Planning the new data center means more than plotting out server consolidation and virtualization. It also means knowing the effect these have on overall data center design. Bob Doherty, a 30-year IT veteran, studies such issues for the Data Center Institute, a think tank run by AFCOM, an association for data center professionals. In an interview with Beth Schultz, Doherty describes what he calls the new data center's "physiology" -- and explains why conditions might deteriorate quickly.
What do you mean by 'data center physiology'?
Because the data center is evolving so fast, with ever-increasing demands for uptime and the introduction of new technologies such as blade servers and grid computing, I liken the data center to a living, breathing and growing entity. So when I talk about physiology, I mean those ingredients -- the nutrients -- that give the data center life. That energy source that fosters healthy performance. Unfortunately, I see all too many data centers in decline -- they are not healthy.
What is causing this illness - new server consolidation technologies and the like?
For the past 25 years, data center managers have been able to host most any type of technology within the walls of their data centers. We think and calculate in increments of 2-foot-square blocks, as this is the size of the data center's raised floor panel. Equipment will usually conform to this mental grid we see as we plan the addition of more equipment and technology. Server consolidation has allowed us to free up valuable floor space in the data center. Glen Goss, of GJ Associates in Stow, Mass., hosted a conference a few months back at which I heard a report on the cost of a Tier-1 data center to be a staggering US$1,060 per square foot. So consolidation looks to be a real benefit for us. That whopping US$1,060 per square foot sounds like a premium price to me. So, yes, miniaturization is a good thing -- at first glance.
Just at first glance? Why?
Can you remember not so many years ago running applications on an Intel 486? Conservatively, that hardware required 10U of space in a 19-inch computer rack with power consumption at about 6 amps for each server. So in a 42U-high, 19-inch rack we were able to host four computers. Power consumption was around 2kW per rack. We also are using an area half the size of the space allotted to our computer equipment for service and utilities to support the data center's infrastructure needs. Miniaturization looked like a dream come true because we started putting 10 servers in one rack - then 15. Things were looking good until we realized we were not able to dissipate the heat being generated in a rack with 15 or more servers.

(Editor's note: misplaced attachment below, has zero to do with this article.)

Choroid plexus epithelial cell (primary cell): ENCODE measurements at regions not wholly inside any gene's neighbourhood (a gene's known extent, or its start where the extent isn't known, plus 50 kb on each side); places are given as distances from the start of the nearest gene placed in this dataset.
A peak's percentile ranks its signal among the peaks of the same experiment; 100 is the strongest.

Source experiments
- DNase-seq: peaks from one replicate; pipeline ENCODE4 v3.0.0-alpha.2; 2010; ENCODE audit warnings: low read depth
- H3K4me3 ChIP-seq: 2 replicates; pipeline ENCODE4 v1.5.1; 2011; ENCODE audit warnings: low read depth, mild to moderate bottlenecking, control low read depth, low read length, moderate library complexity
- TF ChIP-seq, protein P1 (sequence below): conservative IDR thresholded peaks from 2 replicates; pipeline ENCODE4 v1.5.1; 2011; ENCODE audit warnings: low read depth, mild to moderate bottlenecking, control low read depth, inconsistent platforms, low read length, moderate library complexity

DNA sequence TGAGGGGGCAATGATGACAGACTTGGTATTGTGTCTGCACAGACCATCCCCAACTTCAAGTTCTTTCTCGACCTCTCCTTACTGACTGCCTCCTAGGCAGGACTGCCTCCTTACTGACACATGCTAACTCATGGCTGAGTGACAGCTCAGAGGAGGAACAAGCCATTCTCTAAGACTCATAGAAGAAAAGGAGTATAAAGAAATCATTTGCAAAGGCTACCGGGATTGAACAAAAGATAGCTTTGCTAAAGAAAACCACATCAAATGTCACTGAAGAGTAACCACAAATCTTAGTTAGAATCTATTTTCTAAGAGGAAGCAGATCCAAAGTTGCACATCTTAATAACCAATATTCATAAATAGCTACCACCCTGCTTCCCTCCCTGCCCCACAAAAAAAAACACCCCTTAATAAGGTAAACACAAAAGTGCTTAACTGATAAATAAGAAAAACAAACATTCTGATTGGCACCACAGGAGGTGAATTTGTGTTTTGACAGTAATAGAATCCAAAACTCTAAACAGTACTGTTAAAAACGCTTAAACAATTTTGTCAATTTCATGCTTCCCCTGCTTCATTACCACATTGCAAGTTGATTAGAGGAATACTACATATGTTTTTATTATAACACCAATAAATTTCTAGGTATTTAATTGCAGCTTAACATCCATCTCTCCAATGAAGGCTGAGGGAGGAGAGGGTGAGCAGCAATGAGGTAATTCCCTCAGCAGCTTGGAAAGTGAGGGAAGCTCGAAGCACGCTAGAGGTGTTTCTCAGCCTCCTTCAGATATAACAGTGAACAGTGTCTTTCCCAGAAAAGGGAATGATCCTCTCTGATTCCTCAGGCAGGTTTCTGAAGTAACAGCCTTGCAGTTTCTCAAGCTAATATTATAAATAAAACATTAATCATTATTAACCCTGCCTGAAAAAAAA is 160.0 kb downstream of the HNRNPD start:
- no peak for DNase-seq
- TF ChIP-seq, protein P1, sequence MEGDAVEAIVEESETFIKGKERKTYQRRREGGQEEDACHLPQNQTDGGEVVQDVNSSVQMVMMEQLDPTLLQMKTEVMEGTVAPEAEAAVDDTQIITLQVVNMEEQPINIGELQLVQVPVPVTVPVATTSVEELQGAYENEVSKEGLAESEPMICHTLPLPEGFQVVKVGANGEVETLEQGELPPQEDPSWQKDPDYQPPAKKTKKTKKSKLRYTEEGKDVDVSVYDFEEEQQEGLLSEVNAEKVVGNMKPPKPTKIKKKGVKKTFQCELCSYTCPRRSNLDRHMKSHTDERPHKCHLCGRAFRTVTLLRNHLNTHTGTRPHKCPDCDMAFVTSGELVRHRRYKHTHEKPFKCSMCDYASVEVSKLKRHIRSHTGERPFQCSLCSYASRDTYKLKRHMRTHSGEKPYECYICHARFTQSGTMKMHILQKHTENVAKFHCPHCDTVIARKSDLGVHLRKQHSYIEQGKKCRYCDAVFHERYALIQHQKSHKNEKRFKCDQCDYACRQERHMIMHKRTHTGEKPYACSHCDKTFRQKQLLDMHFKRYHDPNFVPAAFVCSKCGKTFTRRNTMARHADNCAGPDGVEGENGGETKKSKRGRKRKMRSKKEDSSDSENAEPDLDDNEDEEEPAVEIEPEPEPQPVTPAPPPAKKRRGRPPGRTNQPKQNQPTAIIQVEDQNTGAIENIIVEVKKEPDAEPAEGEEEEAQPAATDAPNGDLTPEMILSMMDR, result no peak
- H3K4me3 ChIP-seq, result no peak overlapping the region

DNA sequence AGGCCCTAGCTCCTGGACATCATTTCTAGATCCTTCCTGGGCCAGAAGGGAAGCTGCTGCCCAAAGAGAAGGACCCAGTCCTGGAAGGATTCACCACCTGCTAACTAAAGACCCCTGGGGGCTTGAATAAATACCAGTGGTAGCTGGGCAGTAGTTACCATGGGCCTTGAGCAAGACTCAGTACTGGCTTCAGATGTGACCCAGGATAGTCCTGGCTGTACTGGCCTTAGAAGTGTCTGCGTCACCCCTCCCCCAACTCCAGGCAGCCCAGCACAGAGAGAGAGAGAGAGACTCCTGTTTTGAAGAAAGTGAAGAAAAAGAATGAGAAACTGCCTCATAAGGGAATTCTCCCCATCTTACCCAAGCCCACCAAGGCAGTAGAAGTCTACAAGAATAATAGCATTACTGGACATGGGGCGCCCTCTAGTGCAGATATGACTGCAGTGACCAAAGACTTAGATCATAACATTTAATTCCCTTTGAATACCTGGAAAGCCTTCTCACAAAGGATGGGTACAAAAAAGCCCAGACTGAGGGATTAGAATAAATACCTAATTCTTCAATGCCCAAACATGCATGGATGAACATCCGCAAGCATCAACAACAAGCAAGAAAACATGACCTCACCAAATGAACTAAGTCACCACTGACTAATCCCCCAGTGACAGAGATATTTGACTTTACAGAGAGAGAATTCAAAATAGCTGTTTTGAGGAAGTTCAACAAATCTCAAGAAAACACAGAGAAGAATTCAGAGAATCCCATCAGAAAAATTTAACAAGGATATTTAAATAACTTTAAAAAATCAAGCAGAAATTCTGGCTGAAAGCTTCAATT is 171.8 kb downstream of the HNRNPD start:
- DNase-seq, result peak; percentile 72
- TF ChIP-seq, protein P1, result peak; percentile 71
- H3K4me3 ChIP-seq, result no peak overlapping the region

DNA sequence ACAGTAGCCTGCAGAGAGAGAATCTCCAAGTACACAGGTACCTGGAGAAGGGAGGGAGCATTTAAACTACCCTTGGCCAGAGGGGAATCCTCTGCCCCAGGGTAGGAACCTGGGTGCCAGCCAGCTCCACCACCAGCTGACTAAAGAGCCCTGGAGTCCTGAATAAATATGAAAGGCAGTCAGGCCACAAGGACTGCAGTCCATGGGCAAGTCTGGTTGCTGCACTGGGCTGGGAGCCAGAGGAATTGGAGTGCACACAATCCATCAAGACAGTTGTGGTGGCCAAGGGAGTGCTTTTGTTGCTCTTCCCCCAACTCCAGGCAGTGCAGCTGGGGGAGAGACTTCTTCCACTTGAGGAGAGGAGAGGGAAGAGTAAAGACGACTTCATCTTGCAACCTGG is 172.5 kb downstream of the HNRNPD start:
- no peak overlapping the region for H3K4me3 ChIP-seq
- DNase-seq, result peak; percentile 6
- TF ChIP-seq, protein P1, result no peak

How about all those cables we have in one rack now? It's next to impossible to trace any of the cables, and we are getting hamstrung when trying to service equipment in these racks. But perseverance and tweaking things for a couple of years lowered our temperatures. Variable speed computer fans helped, and then there is acceptance of the hot aisle, cold aisle concept. Cable management was not as successful - but we did make some headway. Yet the physical size of servers continues to evolve dramatically. My research suggests 48 blade servers will fit into one 19-inch computer rack.
In searching through HP and IBM hardware specifications, I have found 30kW requirements per rack. And I saw projections for 50 to 100kW per rack promised for this year. When I asked one OEM why vendors are doing this, he said, 'Because we can.'
So what we're gaining in space from smaller servers we're losing to environmentals?
Emphatically yes. Are you building a Tier-1 data center today for US$1,060 per square foot? How are you going to cool 30kW to 100kW per square foot? How are you going to provide power distribution? I'm not aware there are solutions to answer these questions. What does your vendor project as the needed utility space to support the new data center? I'm sure the footprint projected for the actual computer room is a much smaller area than what we are familiar with. I suggest there may be an increase of as much as fourfold in the need for service and utility space to support this shrinking footprint.
Our data center today cannot possibly accommodate 30kW per rack -- never mind any projection as crazy as 100kW per rack. The data center's distribution systems cannot satisfy this power or air conditioning load. I suggest the computer equipment manufacturers need to partner up with the appropriate engineering disciplines. The level of hardware density being advertised cannot be supported within the data center infrastructure we know today.
So what's your advice?
I don't know what design changes are needed. But I wish to heighten a concern for the data center's physiology by engaging in conversations with data center design engineers, power engineers and electrical contractors; cable installation contractors; environmental monitoring vendors; rack manufacturers; AC engineers; and computer equipment makers.